Is your new home in your kids’ back yard?
When Cary Childre, 65, considered moving closer to her daughter living in an Atlanta suburb, she realized she couldn’t afford to buy “much of anything.” So, her daughter researched building a cottage in her own back yard.
They made a deposit on a Craftsman-style design by a local architect who will manage the project from permits to completion. The 429-square-foot home will have one bedroom and bathroom, a galley kitchen and living area, and a small, covered porch.
Fueled by an aging population and a scarcity of affordable housing, accessory dwelling units (ADUs) are a hot new trend in multigenerational living. You may know them better as in-law suites, garage apartments, carriage houses, casitas and granny pods. Freddie Mac said the share of for-sale listings with an ADU rose 8.6% year-over-year since 2009.
These homes can be created by finishing a basement or attic, converting a garage, reconfiguring unused space, adding or custom-building a detached unit, or installing a prefabricated one.
Over time, you could rent the ADU for income; house a parent, child or caregiver; downsize into it yourself and rent the main house; or make it an office or guest quarters.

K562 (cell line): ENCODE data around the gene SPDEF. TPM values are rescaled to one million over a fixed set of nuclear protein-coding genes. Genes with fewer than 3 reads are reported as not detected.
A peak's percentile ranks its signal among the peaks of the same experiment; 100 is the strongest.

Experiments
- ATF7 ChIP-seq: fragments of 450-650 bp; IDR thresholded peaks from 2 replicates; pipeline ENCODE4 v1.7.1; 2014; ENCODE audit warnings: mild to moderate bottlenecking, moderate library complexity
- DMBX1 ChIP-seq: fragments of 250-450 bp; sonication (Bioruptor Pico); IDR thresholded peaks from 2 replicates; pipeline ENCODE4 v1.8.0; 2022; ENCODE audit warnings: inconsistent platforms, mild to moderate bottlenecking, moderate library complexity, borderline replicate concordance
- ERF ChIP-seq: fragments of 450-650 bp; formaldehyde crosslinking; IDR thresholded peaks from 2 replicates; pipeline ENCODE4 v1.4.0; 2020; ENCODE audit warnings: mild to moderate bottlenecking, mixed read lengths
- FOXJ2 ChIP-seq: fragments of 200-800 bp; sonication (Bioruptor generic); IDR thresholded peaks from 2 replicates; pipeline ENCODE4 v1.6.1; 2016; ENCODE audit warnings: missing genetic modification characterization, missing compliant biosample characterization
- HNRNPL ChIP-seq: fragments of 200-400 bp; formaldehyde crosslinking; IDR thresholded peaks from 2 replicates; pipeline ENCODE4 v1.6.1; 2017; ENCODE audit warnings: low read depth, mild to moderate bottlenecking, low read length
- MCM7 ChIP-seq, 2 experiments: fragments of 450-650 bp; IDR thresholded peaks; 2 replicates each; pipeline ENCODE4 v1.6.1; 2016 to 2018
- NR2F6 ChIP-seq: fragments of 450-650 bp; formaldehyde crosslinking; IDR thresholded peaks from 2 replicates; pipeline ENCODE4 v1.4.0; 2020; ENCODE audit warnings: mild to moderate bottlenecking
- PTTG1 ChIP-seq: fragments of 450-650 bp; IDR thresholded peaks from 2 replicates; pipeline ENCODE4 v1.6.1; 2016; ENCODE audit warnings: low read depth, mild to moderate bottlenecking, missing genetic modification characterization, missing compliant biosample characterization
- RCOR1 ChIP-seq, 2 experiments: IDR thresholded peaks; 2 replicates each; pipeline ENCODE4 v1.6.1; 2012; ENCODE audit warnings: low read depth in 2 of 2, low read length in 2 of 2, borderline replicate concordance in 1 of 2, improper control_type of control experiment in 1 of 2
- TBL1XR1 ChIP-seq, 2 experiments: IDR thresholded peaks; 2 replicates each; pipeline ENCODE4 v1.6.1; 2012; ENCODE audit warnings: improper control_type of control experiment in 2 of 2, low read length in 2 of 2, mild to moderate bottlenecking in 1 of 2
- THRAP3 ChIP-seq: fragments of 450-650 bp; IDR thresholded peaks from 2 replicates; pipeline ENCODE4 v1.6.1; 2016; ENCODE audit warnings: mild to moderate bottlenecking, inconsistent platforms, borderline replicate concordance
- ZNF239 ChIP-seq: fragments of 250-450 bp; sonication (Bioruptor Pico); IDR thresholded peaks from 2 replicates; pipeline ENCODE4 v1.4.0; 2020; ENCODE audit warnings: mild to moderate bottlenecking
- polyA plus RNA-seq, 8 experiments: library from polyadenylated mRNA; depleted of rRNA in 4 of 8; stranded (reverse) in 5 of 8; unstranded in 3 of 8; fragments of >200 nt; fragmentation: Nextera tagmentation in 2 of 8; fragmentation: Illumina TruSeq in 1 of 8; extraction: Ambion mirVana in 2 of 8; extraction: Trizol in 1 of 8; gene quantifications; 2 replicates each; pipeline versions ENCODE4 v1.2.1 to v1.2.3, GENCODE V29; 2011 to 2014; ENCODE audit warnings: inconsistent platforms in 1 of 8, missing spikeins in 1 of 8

Cost varies considerably
How much you’ll spend varies by city, type and degree of customization, said Kol Peterson, an ADU advocate and consultant in Portland, Oregon. He said the cost ranges from $20,000 for a basement unit to more than $400,000 for one built above a garage.
Converting existing space is cheaper than building a detached unit. Because of the fixed costs of building a detached home of any size, a larger unit will be only marginally more expensive than a smaller one. So he recommends building up to the largest allowable size.
A prefab ADU is cheaper and quicker to install than one built on site, but a custom design lets you include aging-in-place features, such as a step-free entry, wider doorways and a curbless shower.
If you hire a design builder, look for an aging-in-place specialist certified by the National Association of Home Builders.
An ADU should also allow elders privacy so they will feel at home, not like visitors or intruders, said Michael K. Lenahen, an architect and president of Aurora Builders in Jacksonville, Florida.
If creating an in-law suite with shared walls, consider creating a private entrance and adding soundproofing.
Sitting areas indoors and outdoors will allow you or a parent to enjoy solitude, entertain friends without asking for permission and avoid feeling confined.
© The Kiplinger Washington Editors, Inc. Distributed by Tribune Content Agency, LLC.